7 Caudell died shortly thereafter, and Transamerica was unaware of his death when it asked Stephen to supplement the beneficiary designation with the additional documents. Stephen completed and submitted the requested paperwork as if Caudell were still alive, and Transamerica recorded the change of beneficiary to Reba. Reba subsequently made a claim for the death benefits, and Transamerica paid them to her in the amount of $253,092. Two months later, the bank secured a judgment against Caudell s estate. After another four months, it filed a garnishment action, naming Transamerica as garnishee. After the case was removed to federal court, all parties filed motions for summary judgment. The court framed the dispositive issue as whether, under Georgia law, Elliot Caudell successfully designated his wife as the primary beneficiary of his life insurance policy. Because beneficiary change provisions are solely for the insurer s benefit, the court held that the original beneficiary generally has no right to object to the change based on noncompliance with such provisions. Although Caudell s attempt to change the beneficiary during his lifetime failed to satisfy all of Transamerica s requirements, the court found that his substantial compliance was sufficient under Georgia law, especially since there was no dispute that Caudell intended the beneficiary to be changed to his wife. Thus, Reba was the rightful beneficiary of the insurance proceeds. Evidence Insufficient to Defeat Summary Judgment on Tort and Equity Claims, But Bad Faith Claim Survives Doe v. Northwestern Mut. Life Ins. Co., 2012 WL (D.S.C. June 26, 2012). Plaintiff, a medical doctor, alleged that she was disabled by the effects of electroconvulsive therapy (ECT) treatments she underwent to treat depression. Northwestern Mutual determined, however, that she was disabled due to depression, and that a 24-month mental illness limitation applied to her claim. Plaintiff alleged that a report by the insurer s medical expert regarding ECT was deficient, because it indicated that the expert was unaware of key studies in the ECT field, that the expert misunderstood or was unaware of certain material facts, and that some of his other statements concerning the long-term effects of ECT were ambiguous. Because Northwestern Mutual did not follow up on these deficiencies, for example, by instructing its medical reviewer to discuss the claim with the plaintiff herself and her medical care providers, the court denied Northwestern Mutual s summary judgment on plaintiff s claim for bad faith. The court also rejected a summary judgment challenge to the underlying breach of contract claim based on the statute of limitation. reformation, specific performance, promissory estoppel, equitable estoppel, and unjust enrichment, and she sought to recover future insurance benefits and punitive damages. The court granted summary judgment to Northwestern Mutual on all of those claims. The basis for the negligence and estoppel claims was plaintiff s allegation that an insurance agent had misrepresented, or alternatively had failed to explain, that the coverage she was purchasing had a mental disorder limitation. The court disposed of those claims, because there was no evidence that the agent made either a misrepresentation or a false promise about coverage. Similarly, because there was no evidence that the agent failed to inform plaintiff of the mental disorder limitation, the court disposed of the negligence claim, stating that there is a line of cases in South Carolina holding that where an insured fails to read and familiarize himself with CONTINUED ON PAGE 8>> Plaintiff also asserted claims for negligence, negligent misrepresentation, 7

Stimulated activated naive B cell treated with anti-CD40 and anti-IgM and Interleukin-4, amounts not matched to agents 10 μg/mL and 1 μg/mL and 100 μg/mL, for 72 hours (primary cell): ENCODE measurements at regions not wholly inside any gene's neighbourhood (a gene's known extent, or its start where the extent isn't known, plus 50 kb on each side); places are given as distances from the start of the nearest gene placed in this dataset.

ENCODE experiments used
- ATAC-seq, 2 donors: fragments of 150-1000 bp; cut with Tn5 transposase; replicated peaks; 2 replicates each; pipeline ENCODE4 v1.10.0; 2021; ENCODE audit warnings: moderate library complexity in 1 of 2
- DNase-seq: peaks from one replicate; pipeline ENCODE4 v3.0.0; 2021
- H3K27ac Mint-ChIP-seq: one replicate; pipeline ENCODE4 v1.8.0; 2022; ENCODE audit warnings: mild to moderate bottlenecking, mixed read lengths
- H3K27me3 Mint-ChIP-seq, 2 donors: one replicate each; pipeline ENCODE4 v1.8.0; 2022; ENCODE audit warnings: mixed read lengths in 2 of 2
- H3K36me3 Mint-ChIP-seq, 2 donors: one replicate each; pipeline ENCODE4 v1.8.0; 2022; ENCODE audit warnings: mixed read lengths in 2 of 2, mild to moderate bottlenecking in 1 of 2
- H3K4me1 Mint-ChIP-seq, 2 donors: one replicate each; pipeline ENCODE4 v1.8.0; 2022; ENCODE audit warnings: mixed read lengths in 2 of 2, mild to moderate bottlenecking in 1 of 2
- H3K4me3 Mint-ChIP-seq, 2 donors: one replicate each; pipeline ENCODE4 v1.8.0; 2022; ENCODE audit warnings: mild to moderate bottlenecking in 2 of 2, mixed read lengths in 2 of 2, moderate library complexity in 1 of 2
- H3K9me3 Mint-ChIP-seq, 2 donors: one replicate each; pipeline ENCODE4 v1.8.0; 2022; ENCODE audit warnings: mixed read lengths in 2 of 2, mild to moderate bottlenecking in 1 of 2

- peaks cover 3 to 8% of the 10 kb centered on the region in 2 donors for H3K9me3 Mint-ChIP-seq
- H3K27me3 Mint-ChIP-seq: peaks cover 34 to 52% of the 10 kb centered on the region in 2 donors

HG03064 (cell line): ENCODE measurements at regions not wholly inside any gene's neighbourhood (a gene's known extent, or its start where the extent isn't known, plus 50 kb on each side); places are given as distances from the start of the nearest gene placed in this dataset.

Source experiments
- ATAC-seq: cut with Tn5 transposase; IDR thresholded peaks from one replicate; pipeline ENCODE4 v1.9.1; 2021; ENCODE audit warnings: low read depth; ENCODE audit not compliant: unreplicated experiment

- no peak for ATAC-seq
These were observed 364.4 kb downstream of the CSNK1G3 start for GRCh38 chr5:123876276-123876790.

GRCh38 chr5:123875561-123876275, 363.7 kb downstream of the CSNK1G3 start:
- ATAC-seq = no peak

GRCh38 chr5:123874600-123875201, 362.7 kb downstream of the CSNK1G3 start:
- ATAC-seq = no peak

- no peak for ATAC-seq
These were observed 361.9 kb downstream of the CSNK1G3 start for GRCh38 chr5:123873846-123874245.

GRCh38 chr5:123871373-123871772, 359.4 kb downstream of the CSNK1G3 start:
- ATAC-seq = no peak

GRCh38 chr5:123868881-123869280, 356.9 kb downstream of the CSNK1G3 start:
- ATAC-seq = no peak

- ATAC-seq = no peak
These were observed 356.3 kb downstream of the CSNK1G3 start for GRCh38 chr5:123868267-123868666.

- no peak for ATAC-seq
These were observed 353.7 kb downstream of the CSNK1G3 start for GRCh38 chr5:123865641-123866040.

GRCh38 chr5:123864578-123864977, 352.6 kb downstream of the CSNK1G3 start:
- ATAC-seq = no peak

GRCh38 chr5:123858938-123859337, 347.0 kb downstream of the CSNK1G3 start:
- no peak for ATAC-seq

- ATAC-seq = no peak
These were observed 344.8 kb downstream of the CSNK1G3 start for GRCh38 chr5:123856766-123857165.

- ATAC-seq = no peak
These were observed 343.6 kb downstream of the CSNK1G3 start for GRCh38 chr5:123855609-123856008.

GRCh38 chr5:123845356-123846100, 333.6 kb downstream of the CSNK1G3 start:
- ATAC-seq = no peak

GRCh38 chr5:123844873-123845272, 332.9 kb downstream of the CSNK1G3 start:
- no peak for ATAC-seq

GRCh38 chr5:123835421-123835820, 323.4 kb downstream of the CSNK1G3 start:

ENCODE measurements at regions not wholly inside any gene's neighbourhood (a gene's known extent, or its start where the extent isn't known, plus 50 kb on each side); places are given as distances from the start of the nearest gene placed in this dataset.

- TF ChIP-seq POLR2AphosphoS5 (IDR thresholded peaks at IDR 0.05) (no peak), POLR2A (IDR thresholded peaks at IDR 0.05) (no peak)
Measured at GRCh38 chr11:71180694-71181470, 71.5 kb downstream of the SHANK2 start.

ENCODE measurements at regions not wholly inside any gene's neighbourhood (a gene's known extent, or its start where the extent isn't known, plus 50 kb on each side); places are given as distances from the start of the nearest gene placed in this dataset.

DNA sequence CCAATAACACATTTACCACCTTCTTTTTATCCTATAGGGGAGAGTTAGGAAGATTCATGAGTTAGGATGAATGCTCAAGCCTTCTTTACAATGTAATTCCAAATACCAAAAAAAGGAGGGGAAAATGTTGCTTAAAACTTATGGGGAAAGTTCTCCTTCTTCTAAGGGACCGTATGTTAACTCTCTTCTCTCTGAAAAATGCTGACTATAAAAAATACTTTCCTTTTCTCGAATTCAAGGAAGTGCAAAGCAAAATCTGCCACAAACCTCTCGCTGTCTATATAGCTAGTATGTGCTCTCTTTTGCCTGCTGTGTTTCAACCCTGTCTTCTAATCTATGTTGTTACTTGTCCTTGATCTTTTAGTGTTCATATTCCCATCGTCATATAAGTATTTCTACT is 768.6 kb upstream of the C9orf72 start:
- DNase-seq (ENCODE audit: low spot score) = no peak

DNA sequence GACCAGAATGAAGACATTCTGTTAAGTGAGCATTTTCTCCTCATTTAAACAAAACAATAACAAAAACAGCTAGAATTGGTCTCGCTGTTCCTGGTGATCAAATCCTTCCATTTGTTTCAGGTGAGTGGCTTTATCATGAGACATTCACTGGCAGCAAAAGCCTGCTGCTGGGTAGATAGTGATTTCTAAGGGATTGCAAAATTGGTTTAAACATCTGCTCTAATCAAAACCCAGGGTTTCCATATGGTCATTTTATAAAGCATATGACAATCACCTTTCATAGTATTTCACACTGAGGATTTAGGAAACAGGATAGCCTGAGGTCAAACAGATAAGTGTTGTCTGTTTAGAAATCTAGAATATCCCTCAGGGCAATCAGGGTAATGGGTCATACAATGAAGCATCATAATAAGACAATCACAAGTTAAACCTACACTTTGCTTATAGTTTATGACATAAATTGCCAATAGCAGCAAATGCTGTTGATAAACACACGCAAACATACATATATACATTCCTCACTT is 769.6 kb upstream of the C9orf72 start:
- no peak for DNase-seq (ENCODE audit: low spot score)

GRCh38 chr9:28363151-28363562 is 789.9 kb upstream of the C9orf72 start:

8 CONTINUED FROM PAGE 7>> a policy, the insured abandons all care and is thus more negligent than the agent. (Citing Carolina Prod. Maint., Inc. v. U.S. Fid. & Guar. Co., 425 S.E.2d 39, 42 (S.C. Ct. App. 1992); Doub v. Weathersby-Breeland Ins. Agency, 233 S.E.2d 111 (S.C. 1977); Mullen v. State Farm Cas. & Fire Co., 2010 WL , at *2 (D.S.C. June 1, 2010); Provident Life & Acc. Ins. Co., 166 F.2d 492, 495 (4th Cir. 1948); Pitts v. Jackson Nat. Life Ins. Co., 574 S.E.2d 502, 511 (S.C. Ct. App. 2011)). The court also rejected the plaintiff s claim for reformation. Under South Carolina law, reformation of an insurance contract is permitted only if the insured and the insurer both intended that the same coverage apply. George v. Empire & Marine Ins. Co., 545 S.E.2d 500 (S.C. 2001). Because the plaintiff failed to provide any evidence that Northwestern Mutual or the agent was mistaken regarding the 24-month limitation, the court granted summary judgment on that claim. In disposing of the equitable estoppel claim, the court noted that under South Carolina insurance law, estoppel cannot extend or create coverage. Campbell v. N. Ins. Co. of N.Y., 337 F. Supp. 2d 764, 770 (D.S.C. 2004). This rule is subject to one exception: the scope of risk under an insurance policy may be extended by estoppel if the insurer has misled the insured into believing the particular risk is within the coverage. Standard Fire Ins. Co. v. Marine Contracting & Towing Co., 392 S.E.2d 460, 462 (S.C. 1990) (noting that South Carolina has not adopted the doctrine of reasonable expectations in construing insurance policies). Because there was no evidence that Northwestern Mutual had misled the plaintiff regarding her insurance coverage, the claim failed. Plaintiff sought the present payment of future disability benefits as damages for the bad faith claim. Under South Carolina law, a plaintiff may not recover future benefits under an insurance contract. O Dell v. United Ins. Co. of Am., 132 S.E.2d 14 (S.C. 1963); Odiorne v. Prudential Ins. Co. of Am., 179 S.E. 669, 670 (S.C. 1935). The court held, even in the context of claims for bad faith, that [i]n this case, as in O Dell and Odiorne, future benefits payments are speculative and cannot be reduced to a certainty because plaintiff s life span and the duration of her condition are unknown. Finally, the court granted summary judgment on plaintiff s claims for punitive damages. A plaintiff may recover punitive damages on a bad faith claim if she can demonstrate the defendant s conduct was willful, wanton, or undertaken in reckless disregard of plaintiff s rights. Kuznik v. Bees Ferry Assocs., 538 S.E.2d 15, 32 (S.C. Ct. App. 2000). Conduct is willful, wanton, or reckless when it is committed with a deliberate intention or in such a manner or under such circumstances that a person of ordinary prudence would be conscious of it as an invasion of another s rights. Cohen v. Allendale Coca-Cola Bottling Co., 351 S.E.2d 897 (S.C. Ct. App. 1986). It is the present consciousness of wrongdoing that justifies the award of punitive damages against the wrongdoer. Id. In any civil action where punitive damages are claimed, the plaintiff has the burden of proving such damages by clear and convincing evidence. S.C. Code Ann When there is a lack of evidence of conduct which could support a punitive damages award, this issue is appropriate for resolution by the court as a matter of law. See, e.g., Muskin, 873 F.2d at 715; Cohen, 351 S.E.2d 897. The court held that the study of the effects of ECT treatment is pioneering research over which there is ongoing controversy in the medical community. Because there was insufficient evidence that Northwestern Mutual was willful or reckless when it accepted its ECT expert s report without further investigation, summary judgment was appropriate on this claim. Social Security Disability Award Not Determinative of ERISA Disability Claim Hunter v. Aetna Life Ins. Co., 2012 WL (W.D. Va. Sept. 20, 2012) 8 Hunter, a former director of events for Hilton Hotels, sued Aetna Life Insurance Company to recover long-term disability benefits under his employer s ERISA plan. With diagnoses of sarcoidosis, hypertension, and pain in both knees, Hunter received benefits under the twoyear own occupation test until Aetna received information from his treating physician that Hunter should be able to return to work. Although the physician later changed her opinion somewhat, she nevertheless agreed that Hunter